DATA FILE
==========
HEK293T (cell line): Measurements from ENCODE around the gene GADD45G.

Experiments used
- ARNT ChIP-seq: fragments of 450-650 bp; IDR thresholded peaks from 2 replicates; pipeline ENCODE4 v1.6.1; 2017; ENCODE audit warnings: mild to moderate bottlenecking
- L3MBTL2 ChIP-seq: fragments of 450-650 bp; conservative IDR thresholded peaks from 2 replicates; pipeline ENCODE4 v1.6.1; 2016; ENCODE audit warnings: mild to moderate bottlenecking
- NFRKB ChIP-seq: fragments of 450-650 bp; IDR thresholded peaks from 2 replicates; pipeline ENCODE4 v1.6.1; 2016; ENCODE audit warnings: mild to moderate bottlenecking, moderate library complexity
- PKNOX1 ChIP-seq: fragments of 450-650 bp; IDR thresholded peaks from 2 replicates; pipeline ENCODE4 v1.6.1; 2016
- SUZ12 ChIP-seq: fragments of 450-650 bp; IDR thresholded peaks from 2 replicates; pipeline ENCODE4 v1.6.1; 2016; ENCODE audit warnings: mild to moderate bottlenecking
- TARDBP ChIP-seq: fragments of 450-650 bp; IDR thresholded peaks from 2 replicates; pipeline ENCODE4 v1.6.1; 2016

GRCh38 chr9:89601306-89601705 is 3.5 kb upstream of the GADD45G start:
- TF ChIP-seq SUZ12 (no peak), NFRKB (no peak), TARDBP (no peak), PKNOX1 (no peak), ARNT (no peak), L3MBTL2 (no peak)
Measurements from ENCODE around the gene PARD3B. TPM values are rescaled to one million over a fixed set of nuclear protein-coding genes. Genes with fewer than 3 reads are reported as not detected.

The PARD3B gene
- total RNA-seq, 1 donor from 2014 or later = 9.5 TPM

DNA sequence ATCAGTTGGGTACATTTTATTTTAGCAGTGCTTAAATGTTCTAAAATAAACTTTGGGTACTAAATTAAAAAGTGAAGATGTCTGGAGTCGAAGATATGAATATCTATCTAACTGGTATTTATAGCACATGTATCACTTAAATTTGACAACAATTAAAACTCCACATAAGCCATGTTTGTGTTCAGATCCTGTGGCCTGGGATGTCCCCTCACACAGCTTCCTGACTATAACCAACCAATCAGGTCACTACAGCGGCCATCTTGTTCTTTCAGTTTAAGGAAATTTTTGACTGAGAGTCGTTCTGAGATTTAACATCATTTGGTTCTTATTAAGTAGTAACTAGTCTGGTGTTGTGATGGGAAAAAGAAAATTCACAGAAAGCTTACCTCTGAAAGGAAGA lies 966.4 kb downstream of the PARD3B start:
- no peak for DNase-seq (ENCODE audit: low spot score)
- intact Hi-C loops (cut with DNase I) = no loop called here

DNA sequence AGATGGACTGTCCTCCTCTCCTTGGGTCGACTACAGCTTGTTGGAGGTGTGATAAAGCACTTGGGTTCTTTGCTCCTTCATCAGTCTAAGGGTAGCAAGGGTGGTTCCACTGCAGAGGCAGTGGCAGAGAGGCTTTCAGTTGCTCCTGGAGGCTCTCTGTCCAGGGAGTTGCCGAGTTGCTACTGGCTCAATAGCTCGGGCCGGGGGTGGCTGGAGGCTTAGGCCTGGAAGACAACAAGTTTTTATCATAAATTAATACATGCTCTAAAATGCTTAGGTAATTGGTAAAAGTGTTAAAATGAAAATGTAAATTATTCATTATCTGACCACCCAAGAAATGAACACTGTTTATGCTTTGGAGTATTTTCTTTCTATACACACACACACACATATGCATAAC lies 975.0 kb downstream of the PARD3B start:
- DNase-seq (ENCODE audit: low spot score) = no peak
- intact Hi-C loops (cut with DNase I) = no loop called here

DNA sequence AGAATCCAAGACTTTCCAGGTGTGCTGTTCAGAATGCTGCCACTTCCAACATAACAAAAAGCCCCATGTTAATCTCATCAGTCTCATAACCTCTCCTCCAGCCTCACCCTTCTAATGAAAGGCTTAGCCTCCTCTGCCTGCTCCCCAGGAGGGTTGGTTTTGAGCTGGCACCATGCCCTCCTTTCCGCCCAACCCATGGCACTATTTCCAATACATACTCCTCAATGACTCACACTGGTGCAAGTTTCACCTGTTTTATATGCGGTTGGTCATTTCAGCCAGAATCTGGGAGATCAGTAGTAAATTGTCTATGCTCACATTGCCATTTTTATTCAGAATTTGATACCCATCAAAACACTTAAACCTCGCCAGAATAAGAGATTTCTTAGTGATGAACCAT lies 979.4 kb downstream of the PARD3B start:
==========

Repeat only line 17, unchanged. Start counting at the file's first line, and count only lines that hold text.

DNA sequence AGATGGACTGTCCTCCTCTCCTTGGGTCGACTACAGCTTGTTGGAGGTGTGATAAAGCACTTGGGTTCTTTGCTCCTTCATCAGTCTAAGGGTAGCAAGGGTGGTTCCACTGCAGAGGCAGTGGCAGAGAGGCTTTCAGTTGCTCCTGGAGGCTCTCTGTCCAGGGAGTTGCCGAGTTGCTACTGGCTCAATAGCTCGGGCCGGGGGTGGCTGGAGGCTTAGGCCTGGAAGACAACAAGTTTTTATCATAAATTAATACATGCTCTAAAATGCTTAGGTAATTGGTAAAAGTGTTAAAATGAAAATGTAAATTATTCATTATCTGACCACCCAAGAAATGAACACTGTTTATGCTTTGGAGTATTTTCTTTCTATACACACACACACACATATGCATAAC lies 975.0 kb downstream of the PARD3B start: